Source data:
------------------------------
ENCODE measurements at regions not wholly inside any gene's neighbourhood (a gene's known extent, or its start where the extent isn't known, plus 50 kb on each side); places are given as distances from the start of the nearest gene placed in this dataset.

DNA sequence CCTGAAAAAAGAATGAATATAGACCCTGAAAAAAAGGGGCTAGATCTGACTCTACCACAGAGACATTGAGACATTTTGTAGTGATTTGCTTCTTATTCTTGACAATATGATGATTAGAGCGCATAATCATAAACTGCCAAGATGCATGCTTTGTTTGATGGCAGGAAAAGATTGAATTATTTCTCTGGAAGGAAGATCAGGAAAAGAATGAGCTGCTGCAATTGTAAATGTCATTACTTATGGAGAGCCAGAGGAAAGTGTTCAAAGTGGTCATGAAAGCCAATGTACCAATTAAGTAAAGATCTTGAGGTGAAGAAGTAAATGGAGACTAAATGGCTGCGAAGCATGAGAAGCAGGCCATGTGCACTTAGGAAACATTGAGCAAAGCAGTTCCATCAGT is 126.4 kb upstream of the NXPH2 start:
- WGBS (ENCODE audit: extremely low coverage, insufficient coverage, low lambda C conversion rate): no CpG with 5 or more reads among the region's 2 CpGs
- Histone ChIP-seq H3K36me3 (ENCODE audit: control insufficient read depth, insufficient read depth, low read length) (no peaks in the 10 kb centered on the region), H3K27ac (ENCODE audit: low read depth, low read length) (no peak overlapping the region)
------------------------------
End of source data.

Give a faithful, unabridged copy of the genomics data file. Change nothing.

ENCODE measurements at regions not wholly inside any gene's neighbourhood (a gene's known extent, or its start where the extent isn't known, plus 50 kb on each side); places are given as distances from the start of the nearest gene placed in this dataset.

DNA sequence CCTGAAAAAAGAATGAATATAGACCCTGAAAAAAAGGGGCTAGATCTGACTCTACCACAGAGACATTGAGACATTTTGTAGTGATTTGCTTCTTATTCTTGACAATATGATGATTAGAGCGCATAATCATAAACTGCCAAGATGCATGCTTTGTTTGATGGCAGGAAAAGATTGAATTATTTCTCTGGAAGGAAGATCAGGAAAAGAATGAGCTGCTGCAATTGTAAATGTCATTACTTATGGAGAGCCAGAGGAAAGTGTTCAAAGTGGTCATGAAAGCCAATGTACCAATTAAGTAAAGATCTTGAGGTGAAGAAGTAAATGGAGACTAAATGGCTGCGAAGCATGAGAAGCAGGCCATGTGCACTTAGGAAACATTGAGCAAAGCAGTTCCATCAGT is 126.4 kb upstream of the NXPH2 start:
- WGBS (ENCODE audit: extremely low coverage, insufficient coverage, low lambda C conversion rate): no CpG with 5 or more reads among the region's 2 CpGs
- Histone ChIP-seq H3K36me3 (ENCODE audit: control insufficient read depth, insufficient read depth, low read length) (no peaks in the 10 kb centered on the region), H3K27ac (ENCODE audit: low read depth, low read length) (no peak overlapping the region)